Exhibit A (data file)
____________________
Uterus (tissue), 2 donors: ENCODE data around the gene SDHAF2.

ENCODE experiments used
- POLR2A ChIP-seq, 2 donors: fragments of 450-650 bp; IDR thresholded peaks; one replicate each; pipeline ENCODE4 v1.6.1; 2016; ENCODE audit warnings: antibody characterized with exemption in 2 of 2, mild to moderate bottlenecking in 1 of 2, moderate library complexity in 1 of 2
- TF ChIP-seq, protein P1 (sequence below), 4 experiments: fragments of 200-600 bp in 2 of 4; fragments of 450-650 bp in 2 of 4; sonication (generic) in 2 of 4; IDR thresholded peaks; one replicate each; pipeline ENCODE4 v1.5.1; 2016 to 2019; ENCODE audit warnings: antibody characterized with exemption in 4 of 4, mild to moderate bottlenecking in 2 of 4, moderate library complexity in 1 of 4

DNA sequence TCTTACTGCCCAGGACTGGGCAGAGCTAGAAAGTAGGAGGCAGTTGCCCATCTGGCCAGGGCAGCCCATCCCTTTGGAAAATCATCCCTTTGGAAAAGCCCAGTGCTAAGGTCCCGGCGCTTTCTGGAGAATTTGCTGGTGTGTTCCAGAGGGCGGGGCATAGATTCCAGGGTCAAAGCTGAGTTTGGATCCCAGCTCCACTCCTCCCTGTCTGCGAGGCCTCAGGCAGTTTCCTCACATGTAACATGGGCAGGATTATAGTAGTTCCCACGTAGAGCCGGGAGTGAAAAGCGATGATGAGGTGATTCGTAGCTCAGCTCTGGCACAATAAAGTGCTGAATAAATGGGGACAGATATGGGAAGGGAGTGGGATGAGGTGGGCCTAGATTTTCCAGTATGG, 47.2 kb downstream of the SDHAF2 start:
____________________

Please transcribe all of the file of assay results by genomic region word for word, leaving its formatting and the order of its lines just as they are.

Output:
Uterus (tissue), 2 donors: ENCODE data around the gene SDHAF2.

ENCODE experiments used
- POLR2A ChIP-seq, 2 donors: fragments of 450-650 bp; IDR thresholded peaks; one replicate each; pipeline ENCODE4 v1.6.1; 2016; ENCODE audit warnings: antibody characterized with exemption in 2 of 2, mild to moderate bottlenecking in 1 of 2, moderate library complexity in 1 of 2
- TF ChIP-seq, protein P1 (sequence below), 4 experiments: fragments of 200-600 bp in 2 of 4; fragments of 450-650 bp in 2 of 4; sonication (generic) in 2 of 4; IDR thresholded peaks; one replicate each; pipeline ENCODE4 v1.5.1; 2016 to 2019; ENCODE audit warnings: antibody characterized with exemption in 4 of 4, mild to moderate bottlenecking in 2 of 4, moderate library complexity in 1 of 4

DNA sequence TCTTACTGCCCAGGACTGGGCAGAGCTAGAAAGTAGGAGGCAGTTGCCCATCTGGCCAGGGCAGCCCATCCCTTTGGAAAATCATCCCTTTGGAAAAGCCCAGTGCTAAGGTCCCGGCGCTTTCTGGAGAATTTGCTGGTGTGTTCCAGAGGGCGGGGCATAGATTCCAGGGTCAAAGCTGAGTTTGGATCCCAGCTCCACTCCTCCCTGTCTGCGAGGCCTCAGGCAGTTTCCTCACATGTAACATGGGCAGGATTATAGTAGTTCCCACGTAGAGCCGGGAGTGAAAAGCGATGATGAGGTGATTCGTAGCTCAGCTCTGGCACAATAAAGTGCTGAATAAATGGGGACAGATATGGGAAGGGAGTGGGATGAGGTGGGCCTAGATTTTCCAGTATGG, 47.2 kb downstream of the SDHAF2 start: